Last month we achieved an important milestone. We cleared our credit card debt. Living in the U.S. for nearly 8 years (will be 8 in couple of days) most of that time as a student eventually lands you up in credit card debt courtesy either necessary items like laptops, mandatory semester fees, or luxuries like traveling around the U.S. Somehow I landed in the U.S. with only $4200 in my pocket and although I was funded throughout my graduate school, you still have other incidental expenses, right? To be fair, my parents did pitch in at time when the need was dire.
At one point in time, I was nearly 12K in debt but that lead to a timely wakeup call for better financial management. Moving to Texas, one of the cheaper states to live in the United States, a generous assistantship stipend, and cutting back on luxuries helped in a speedy recovery. Ash had her share of debts thanks to the in-state tuition she was paying for grad school and the car she bought after a year in Texas to commute from Houston. But clearing her debts became lot easier when she started working full-time so she achieved her debt-free status much earlier.
Clearing your debts while being a student is no easy task so I’m quite proud of my achievement although I’ll admit that taking advantage of those 0% APR schemes did play a part. I wouldn’t recommend it to those who are flimsy with their financial management because one slip up and you screw up your credit history for a long time. I never missed a payment on my credit cards and always paid more than the minimum. Tackling the cards with the highest APR first or moving the balances to a low APR and paying them off with a vengeance is just one way to go about controlling your finances.
While I was paying off my debt, I still kept adding albeit a little to a savings account. ING Direct provides great rates although WAMU has been looking good recently. The size of my savings from couple of years back was evident when my annual interest was a measly $12 but it is safe to say that I earn much more than that in a month now from my savings. But as any financial guru worth his salt will attest that putting your savings in a savings account is like giving the bank a cheap loan. So that’s where you come in, dear readers – I would like some investment advice.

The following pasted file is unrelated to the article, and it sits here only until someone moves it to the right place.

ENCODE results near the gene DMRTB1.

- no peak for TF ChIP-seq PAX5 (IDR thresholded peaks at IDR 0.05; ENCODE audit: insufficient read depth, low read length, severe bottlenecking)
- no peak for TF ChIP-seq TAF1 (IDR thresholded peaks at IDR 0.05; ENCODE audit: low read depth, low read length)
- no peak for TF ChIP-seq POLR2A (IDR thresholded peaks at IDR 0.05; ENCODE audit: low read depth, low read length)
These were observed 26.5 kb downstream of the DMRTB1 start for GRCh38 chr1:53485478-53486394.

I am what you would call a conservative investor. I am definitely not the guy who would take chances in risky stocks and am definitely don’t aspire to be Harshad Mehta or whoever the current stock market king is. My dad never invested in the stock market saying, he doesn’t have the luck and instead choose to invest in real estate which did pay off handsomely. But even he will admit that in times of need, real estate is extremely difficult to liquidate. So naturally investment and financial management other than that in real estate wasn’t something I learned from my dad.
I’ve been reading up on some basic investment advice but the amount of stuff that is out there is enough to make your head spin especially for a newbie investor. Also, with the economy tanking in the U.S., I’m not even sure if it is the right time to invest. I lean more toward money market accounts or mutual fund index funds but they may not be the best bets today. I’m slightly aware of Vanguard’s Online Personal Fund Manager and even ING Direct has a Sharebuilder option.
Do you recommend any must-reads? What investment advice would you consider paramount to a newbie conservative investor? What options/funds are the best for investing in today’s market and how will they change if and when the economy improves?